We come towards the end of this Easter season, and we remember the Resurrection of our Lord, Jesus. Today, we also remember his Ascension, that after he had appeared in the flesh, the resurrected flesh, to his disciples, at one point that would come to an end, and he would have to leave them. It says he would have to be parted from them as he ascended into heaven. I wonder how difficult that must have been for Jesus to say, are these guys ready? Are these twelve men prepared to take over the church before I ascend? They probably weren’t, but he promised to send the Holy Spirit upon them. 

I watch as my siblings and even nieces and nephews and parishioners; I was at a graduation party last night; how difficult it is for parents when they have to send their kids away to college. They’ve tried to raise them to be good kids and young adults. Now they’re sending them off into college, into the world, and it’s terrifying for them because they know all of the different things that they will experience. Indeed, we’ve experienced how these parents sent their children to school after the school shooting in Texas, never expecting that it would be their worst nightmare. And it’s going to become more and more difficult for us to send your children off to places where they once were safe.  

Before Jesus leaves his disciples, he does something extraordinary and tender. He raises his hands and blesses them; to bless means speaking their goodness. He tells them how good they are. It’s not until after he blesses them that he then ascends. My thought is that whenever we’re parting from somebody, whenever we’re either sending somebody off or we’re being sent off, how important it is to take a moment before they leave and to bless them. Bless your husband or wife before they go out the door, bless their children before they go to school, bless your college kids as they go off to college or work, and bless them as they leave you. Because you never know what could happen. You never know if you’ll even see them again. The same thing is true with anyone that has been sent off on a mission, you know? If you have loved ones in the military, in the Army, the Navy, Air Force, whatever that may be, if they’ve been sent off. You know they’re going to great danger, and you never know if they will come back again.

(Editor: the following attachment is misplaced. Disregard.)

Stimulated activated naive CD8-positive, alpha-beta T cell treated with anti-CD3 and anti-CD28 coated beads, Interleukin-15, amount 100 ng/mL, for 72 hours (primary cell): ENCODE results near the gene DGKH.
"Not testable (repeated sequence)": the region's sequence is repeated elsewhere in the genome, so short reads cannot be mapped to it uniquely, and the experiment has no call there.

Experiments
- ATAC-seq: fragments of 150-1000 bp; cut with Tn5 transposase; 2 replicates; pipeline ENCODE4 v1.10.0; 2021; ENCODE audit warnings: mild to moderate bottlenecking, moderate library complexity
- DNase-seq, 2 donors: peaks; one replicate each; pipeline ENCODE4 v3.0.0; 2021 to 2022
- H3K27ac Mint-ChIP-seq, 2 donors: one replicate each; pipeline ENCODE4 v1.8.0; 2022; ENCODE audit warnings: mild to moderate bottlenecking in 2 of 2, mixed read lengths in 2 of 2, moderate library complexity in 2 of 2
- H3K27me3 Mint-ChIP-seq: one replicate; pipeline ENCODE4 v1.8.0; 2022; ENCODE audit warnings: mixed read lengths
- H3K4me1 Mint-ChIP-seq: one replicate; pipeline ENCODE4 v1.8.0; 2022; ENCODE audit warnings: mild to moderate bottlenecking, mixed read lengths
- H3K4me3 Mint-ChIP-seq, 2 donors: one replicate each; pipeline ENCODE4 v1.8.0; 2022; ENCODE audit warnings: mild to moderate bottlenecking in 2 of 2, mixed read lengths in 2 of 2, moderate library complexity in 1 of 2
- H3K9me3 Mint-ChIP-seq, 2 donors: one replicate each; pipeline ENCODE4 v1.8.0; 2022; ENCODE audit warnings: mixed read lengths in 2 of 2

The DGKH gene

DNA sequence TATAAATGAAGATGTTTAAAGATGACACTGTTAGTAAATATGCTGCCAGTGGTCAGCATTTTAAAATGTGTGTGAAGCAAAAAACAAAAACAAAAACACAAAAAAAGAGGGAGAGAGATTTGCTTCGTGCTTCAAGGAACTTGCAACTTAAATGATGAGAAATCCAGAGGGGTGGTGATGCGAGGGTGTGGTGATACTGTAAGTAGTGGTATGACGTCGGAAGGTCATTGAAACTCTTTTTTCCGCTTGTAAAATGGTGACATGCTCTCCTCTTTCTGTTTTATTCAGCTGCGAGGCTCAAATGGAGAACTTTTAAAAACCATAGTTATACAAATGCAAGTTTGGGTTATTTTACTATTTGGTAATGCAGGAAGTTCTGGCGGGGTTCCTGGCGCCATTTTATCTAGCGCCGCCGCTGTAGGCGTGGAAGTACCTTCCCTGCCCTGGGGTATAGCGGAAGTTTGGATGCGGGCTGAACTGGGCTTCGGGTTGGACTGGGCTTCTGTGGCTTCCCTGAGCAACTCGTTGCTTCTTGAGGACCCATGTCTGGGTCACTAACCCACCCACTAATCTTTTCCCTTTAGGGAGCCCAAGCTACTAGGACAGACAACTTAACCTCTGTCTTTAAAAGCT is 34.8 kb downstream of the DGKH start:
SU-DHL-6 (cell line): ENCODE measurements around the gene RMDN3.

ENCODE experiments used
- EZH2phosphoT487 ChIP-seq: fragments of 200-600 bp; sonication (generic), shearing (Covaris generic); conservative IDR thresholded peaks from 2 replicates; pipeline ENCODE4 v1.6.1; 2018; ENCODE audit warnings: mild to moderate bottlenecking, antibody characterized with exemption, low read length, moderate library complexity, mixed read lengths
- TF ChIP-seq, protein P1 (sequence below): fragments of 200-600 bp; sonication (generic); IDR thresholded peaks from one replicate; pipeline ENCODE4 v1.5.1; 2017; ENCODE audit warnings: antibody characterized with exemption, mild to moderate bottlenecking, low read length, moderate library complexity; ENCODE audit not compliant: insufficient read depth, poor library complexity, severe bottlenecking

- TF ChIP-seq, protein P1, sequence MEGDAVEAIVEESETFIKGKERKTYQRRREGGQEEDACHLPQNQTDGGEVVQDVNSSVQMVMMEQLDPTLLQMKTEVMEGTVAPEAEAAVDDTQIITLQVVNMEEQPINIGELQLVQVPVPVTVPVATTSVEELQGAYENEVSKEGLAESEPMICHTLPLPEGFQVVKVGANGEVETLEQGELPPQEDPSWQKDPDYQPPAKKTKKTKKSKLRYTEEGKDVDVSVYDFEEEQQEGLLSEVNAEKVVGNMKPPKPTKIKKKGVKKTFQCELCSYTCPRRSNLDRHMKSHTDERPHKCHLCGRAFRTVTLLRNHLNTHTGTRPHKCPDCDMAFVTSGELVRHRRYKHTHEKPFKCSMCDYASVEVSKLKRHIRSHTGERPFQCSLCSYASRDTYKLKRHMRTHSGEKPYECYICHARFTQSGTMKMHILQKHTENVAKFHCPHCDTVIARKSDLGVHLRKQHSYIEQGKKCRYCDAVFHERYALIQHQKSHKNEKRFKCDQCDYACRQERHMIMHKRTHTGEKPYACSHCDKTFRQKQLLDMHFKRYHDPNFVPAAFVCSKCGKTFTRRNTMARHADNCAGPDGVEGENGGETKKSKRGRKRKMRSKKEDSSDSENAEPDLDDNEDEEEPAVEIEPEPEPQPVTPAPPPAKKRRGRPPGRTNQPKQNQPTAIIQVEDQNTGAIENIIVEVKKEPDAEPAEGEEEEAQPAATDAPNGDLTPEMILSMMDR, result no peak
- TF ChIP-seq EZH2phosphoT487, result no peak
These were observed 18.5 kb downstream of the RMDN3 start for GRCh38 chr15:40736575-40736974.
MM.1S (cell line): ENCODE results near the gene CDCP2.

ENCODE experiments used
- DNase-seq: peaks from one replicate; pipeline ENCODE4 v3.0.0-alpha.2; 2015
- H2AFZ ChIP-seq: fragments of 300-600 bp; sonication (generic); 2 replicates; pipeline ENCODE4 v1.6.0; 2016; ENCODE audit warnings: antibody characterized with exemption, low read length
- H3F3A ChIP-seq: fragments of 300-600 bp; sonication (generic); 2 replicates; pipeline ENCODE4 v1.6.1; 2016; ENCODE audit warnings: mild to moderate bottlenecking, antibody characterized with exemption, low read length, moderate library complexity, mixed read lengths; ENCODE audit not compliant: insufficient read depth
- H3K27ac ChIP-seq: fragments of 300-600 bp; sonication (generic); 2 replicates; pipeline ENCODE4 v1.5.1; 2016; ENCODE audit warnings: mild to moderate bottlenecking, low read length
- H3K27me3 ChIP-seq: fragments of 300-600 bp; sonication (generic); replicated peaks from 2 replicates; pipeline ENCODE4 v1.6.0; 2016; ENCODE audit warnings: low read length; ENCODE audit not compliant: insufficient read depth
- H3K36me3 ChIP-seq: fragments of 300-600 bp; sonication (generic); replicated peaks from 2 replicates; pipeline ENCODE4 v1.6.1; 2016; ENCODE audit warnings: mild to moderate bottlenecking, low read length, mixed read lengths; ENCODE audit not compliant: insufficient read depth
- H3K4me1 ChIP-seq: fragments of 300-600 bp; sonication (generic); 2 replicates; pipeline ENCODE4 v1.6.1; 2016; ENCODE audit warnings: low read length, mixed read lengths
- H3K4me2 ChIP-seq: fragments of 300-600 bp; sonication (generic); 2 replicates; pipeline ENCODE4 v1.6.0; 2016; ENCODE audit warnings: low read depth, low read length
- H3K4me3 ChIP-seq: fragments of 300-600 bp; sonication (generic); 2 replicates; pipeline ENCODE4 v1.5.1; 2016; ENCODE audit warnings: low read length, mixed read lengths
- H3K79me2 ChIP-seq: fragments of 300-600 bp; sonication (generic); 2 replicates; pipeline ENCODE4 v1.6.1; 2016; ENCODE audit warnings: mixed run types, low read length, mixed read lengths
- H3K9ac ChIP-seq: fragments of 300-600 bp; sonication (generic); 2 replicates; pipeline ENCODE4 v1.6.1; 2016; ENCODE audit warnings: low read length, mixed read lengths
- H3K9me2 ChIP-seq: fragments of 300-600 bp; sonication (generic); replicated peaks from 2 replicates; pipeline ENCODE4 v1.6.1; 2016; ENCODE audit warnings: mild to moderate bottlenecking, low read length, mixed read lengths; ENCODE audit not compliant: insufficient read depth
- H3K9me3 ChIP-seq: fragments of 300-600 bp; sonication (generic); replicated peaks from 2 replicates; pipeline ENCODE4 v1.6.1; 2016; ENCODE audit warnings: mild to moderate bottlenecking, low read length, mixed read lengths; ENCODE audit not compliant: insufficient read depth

The thing with the disciples is that Jesus promises the disciples that they will go through the same thing that he went through, that they would enter into his passion, death, and resurrection. But passion and death always come before the resurrection. That’s important for us to realize that the Archbishop, the school, and the parish were Sacred Heart Parish in Texas; the Archbishop was on the road, driving from the archdiocese to the school where the school was. The reporter was interviewing him and was saying, “Where are you going to go today?” And he said, “I’m going to go to the school. I’m going to go to the church. I’m going to meet with the families, the families that want to meet with me.” And they said, “What are you going to tell them?” And he said, “First of all, I want to be with them. I want to be present with them to let them know that I am their shepherd with them. But also to remember that this life is about eternal life, that no matter what we go through in life, no matter what tragedy we go through in life, this is about eternal life. And we need to remember that in those classrooms where the children were, Jesus was with them. He was present there.”